Mental health and grief: a complicated combination
The death of a loved one can impact your life in many ways, leaving you feeling as though your world has been turned upside down. Loss affect us all in different ways, especially with regards to mental health and it’s important that you take extra care of yourself during this time. After losing an important person in your life you might experience a range of emotions from denial, anger, confusion, depression to acceptance (though not necessary in that order, if at all). Not everyone responds to grief in the same way. Grief can have many faces; it ebbs and flows as time goes on and there is no right or wrong way to deal with it. Today we wanted to take the time to talk to you about the importance of acknowledging that going through a series of emotions is normal, but while your grieving, it’s important to take care of yourself.
It’s ok not to be ok
Mental health should be a top priority for everyone. As a society we have made great headway in tackling mental health issues. However, we strongly believe it’s time for all of us to accept that it’s ok not to be ok and start talking more openly about this, moving away from taboo subject status. At some point, everyone will likely have to face difficulties or challenges that will have an impact on their mental health and there’s no shame in that. There are a number of factors that can affect your mental health and with bereavement being a big one, it’s important that you give it the right attention. The death of a relative or a loved one can undoubtedly affect your mental health but, as studies have shown, the loss of a close friend shouldn’t be overlooked too as it can have an impact on health and wellbeing for years. Accepting the fact that you might have a problem and you potentially need help to overcome it is not a sign of weakness. On the contrary, it’s the most important step to take to start a journey towards recovery.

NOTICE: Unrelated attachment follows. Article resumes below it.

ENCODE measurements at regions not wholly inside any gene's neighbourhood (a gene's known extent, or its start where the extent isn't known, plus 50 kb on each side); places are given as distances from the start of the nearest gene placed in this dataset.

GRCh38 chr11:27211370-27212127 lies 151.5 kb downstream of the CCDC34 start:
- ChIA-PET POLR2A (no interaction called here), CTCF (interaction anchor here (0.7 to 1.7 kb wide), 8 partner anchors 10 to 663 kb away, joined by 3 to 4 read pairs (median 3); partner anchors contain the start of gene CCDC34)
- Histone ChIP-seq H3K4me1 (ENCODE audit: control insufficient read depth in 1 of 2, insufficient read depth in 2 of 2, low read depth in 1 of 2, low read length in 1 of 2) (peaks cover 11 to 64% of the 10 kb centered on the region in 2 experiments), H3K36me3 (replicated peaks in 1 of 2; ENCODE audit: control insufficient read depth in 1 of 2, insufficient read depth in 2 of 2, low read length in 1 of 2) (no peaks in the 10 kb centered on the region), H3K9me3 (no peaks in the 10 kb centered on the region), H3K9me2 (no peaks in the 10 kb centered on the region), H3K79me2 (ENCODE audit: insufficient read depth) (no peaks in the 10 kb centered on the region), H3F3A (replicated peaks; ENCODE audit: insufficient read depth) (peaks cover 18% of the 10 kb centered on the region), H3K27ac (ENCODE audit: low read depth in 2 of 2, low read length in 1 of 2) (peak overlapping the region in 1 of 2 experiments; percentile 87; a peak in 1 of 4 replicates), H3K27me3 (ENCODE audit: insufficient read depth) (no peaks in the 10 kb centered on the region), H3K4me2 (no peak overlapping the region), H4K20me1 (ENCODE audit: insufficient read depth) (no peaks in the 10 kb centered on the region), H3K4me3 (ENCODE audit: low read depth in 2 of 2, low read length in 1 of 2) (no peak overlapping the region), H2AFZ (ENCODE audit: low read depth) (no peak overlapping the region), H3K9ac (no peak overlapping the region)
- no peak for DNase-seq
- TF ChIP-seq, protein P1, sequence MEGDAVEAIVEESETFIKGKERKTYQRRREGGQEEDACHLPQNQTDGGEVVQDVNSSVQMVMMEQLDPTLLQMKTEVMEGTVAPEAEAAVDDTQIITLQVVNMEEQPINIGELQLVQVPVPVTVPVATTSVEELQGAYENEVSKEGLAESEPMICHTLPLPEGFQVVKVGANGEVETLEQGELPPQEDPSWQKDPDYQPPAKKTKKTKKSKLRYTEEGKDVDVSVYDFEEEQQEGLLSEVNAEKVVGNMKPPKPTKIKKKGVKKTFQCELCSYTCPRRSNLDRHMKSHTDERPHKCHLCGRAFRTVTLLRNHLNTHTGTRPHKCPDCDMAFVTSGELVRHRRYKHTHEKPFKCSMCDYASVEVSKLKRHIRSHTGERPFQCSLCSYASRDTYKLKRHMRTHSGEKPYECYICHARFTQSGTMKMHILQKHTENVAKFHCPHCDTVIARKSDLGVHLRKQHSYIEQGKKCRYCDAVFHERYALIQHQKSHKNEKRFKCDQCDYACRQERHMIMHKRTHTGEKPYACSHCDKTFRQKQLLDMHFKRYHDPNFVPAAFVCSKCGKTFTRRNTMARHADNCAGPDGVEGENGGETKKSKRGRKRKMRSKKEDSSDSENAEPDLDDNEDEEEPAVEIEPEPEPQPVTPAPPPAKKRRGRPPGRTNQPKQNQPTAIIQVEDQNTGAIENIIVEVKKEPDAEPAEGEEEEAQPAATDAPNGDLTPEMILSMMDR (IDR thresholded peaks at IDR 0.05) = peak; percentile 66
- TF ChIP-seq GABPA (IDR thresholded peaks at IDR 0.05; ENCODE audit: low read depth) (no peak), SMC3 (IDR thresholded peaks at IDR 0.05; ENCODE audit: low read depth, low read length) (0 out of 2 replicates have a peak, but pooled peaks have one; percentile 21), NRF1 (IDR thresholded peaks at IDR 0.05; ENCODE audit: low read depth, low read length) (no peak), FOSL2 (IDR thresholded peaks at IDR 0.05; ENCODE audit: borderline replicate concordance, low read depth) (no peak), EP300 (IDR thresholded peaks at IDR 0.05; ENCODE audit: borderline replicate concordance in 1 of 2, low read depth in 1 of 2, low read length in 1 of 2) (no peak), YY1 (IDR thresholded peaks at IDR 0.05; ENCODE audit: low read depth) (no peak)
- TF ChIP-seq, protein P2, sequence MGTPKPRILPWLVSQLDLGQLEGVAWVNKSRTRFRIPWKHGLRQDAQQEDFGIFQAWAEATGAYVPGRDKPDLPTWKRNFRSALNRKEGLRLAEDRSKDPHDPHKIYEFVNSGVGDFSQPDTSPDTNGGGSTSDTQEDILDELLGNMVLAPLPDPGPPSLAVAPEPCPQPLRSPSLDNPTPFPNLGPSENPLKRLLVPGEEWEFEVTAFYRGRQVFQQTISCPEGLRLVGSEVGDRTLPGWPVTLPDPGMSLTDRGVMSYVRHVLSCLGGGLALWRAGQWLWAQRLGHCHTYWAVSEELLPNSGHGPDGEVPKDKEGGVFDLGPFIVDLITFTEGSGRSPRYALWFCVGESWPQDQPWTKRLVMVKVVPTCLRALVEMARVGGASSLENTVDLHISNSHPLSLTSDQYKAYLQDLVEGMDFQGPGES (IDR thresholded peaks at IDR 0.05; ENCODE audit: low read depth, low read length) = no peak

Let’s get physical
The mind and body are related and there’s research to prove it. 37.6% of people with severe symptoms of mental health problems also have a physical condition as a result of this. But what you might not have considered is that although this close link can hinder you, it can also help you. Have you ever wondered why you feel more relaxed after exercising? The answer is in endorphins, a natural chemical in the brain. Exercise can reduce the level of the body’s stress hormones and stimulate the release of endorphins that can naturally improve your mood and your overall mental health. Poorna Bell is the perfect example of this. After her husband passed away; she turned her attention to weightlifting to feel more independent in her daily tasks. To her surprise, after a few weeks, she started noticing how much this was having a positive impact on her life and her mind. This doesn’t mean that everyone should now turn to weights as the answer but it’s important to consider finding a physical outlet that suits you. Take a walk in nature, try some yoga, cycle to work – all of these activities can promote physical and mental wellbeing and help you on your way to recovery.
It’s time to talk